Old Fort Niagara’s Colonial Trading Post

Posted by on Nov 11, 2014 in Colonial Articles, Historical Articles | 12 comments

As part of the research for the colonial historical novel I’m writing, I recently visited Old Fort Niagara near Youngstown, New York where the mouth of the Niagara River meets Lake Ontario.

IMG_1741

The French Castle at Old Fort Niagara with Lake Ontario in the background

 

In 1726, the French military force in North America desired to build a fortification on this strategic site in order to control who traveled on the Niagara River. However, the Five Nations of the Iroquois Confederacy owned this land and strenuously objected to the building of a fort. In order to appease the Iroquois and still meet their own military objective, the French purposely built the main building of the fortification to look like nothing more than a large residence. They named it the “French Castle.”

IMG_1777

The French Castle at Old Fort Niagara

 

Eager to retain the Iroquois’s loyalty, the French shrewdly outfitted a room on the castle’s first floor as a trading post and stocked it with goods that the Indians desired to purchase. Cognizant of Europe’s insatiable desire for furs—especially beaver pelts that were used to make hats—the French encouraged the Indians to trade the furs they trapped for European goods. As would any woman who enjoys shopping, I was eager to spend some time in the French Castle’s trading post. Come with me as we take a look at some of the items that induced the Iroquois to part with their furs.

 

Bales of luxurious wool trade blankets were shipped from France to Old Fort Niagara. Before the Native Americans were able to purchase blankets, they used furs for warmth on a cold night. Notice the small keg containing trade tomahawks in the lower left corner which not only provided the owner with a sharp edge, but a pipe for smoking tobacco as well.

IMG_1703

Bales of wool trade blankets

 

Hanging between bolts of colorful wool fabric is a metal trap used in hunting. Because Native Americans were unable to produce iron, these traps were a popular and fast-selling item, helping them acquire more furs for trading. Knives and trade beads are displayed on the bottom shelf.

IMG_1702

Iron animal trap

 

Guns, snowshoes, kegs of cider, plates, iron cooking kettles, kegs of gunpowder, and silver jewelry enticed the buyer to part with his furs or money.

IMG_1701

Goods for sale

 

Once the French learned what items were important to Native Americans, they imported large quantities from Europe. Because the Indians loved jewelry, the trading post offered a large selection of silver necklaces, pendants, and glass trade beads.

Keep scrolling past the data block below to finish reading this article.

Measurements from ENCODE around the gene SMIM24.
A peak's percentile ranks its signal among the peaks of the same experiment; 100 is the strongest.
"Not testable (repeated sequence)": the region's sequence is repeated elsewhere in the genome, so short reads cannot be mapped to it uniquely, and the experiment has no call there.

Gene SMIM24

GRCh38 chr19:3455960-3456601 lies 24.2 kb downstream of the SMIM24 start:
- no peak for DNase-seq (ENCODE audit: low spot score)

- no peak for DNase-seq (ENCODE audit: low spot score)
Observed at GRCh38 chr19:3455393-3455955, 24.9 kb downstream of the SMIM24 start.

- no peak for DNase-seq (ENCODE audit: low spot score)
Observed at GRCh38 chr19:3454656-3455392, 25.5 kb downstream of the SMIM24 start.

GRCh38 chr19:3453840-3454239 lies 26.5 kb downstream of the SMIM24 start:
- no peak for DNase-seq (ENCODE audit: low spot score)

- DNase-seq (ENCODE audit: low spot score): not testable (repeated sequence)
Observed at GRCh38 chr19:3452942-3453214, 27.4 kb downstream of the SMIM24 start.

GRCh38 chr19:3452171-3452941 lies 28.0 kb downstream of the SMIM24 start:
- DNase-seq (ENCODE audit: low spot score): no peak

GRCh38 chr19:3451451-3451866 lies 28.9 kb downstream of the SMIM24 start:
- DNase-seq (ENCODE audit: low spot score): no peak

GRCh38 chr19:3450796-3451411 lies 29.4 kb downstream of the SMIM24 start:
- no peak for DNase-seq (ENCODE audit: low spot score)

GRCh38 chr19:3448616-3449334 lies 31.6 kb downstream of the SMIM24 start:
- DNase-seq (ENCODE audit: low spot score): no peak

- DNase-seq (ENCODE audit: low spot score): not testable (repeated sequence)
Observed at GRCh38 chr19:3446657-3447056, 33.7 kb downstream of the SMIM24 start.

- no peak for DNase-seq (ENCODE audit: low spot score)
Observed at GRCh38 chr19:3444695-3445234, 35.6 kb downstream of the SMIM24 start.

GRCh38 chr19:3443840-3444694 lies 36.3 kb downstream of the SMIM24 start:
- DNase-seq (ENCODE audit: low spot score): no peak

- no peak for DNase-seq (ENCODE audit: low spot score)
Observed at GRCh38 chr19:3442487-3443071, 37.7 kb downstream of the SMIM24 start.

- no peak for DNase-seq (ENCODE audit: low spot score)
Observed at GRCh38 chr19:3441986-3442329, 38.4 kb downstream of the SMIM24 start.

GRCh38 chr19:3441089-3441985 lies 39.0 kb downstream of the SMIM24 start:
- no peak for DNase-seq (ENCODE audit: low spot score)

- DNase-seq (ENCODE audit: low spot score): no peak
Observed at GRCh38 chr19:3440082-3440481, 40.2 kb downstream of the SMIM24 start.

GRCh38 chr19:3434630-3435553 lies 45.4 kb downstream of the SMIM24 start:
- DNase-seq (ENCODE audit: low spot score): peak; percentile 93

IMG_1700

Bolts of fabric, silver jewelry, and trade beads

 

Note the animal pelts on the counter and the canoe and paddles hanging from the ceiling. Perhaps someone needed a canoe but didn’t have time to construct one.

IMG_1699

A long view of the trading post

 

A customer has recently traded fox pelts for French-made goods.

IMG_1704

Fox pelts

 

Traded furs were bundled and tied with cording …

IMG_1705

Traded pelts

 

… or wrapped in canvas and sent to France where they were made into garments.

IMG_1706

Pelts bundled in canvas

 

The man who ran the French Castle’s trading post not only slept in the store—perhaps to make certain his wares didn’t disappear during the night …

IMG_1707

 

… he also cooked his meals in the trading post’s fireplace.

IMG_1709

 

I’m glad you joined me on this tour of Old Fort Niagara’s trading post. Did you see anything that you’d like to purchase? I must admit that I loved the well-made silver jewelry imported from France. Because there’s so much more to see at the fort, I’ll return there on a later post.

 

A very special thank you to our wonderful Old Fort Niagara tour guide, Jim Watz, who graciously answered our many questions and to Robert Emerson, Executive Director of Old Fort Niagara, who met privately with my husband and me and provided valuable historical details, and to Hawk, a Seneca Indian employed at the fort who taught us about muskets and rifles.

 

Photographs ©Cynthia Howerter

 

Old Fort Niagara is located at Youngstown, New York.

 

 

 

12 Comments

  1. Hi Cynthia, I think you are having a lot of fun doing the research for your new book. I can’t wait to read it.

    • Thanks, Don. I definitely am enjoying the research and the writing.

  2. Thank you so much for the tour, Cynthia. It was interesting to shop at the old trading post. I’m looking forward to future articles ….

    • Thank you, Jane. So glad you enjoyed this article.

  3. Well done. I think, however, I’ll stick with shopping in the 21st century!!!!

    • I did notice that the traps and kegs of gun powder weren’t grabbing your attention, Tim! Not that I minded, of course. 🙂 Thank you for going with me – YOU made the entire trip worthwhile.

  4. I’ve been to Old Fort Niagara twice and loved it! I hope some day to use its location and feel for a novel.

    • Wow, Erin! Isn’t it an incredible place? I’ve never seen anything like it. So nice to know someone I know also enjoys Old Fort Niagara – besides my hubby and me! LOL.

  5. Looks like a fun shopping experience. Did you find anything you really needed—although I doubt it was for sale. Maybe one of those traps would come in handy —Good luck with your new book. We will have to talk again soon so you can tell me more about it. Thanks so much for your call and the beautiful card and sympathy too.

    • I really liked the trade beads and the silver jewelry, Marge. Yes, let’s talk again soon. Praying, praying for you, dear one.

  6. Wow–what great info! Thanks for sharing it. Blessings as you continue to research and write your book!

    • You are so sweet, Vonda. Thanks for the kind words.

Pin It on Pinterest

Share This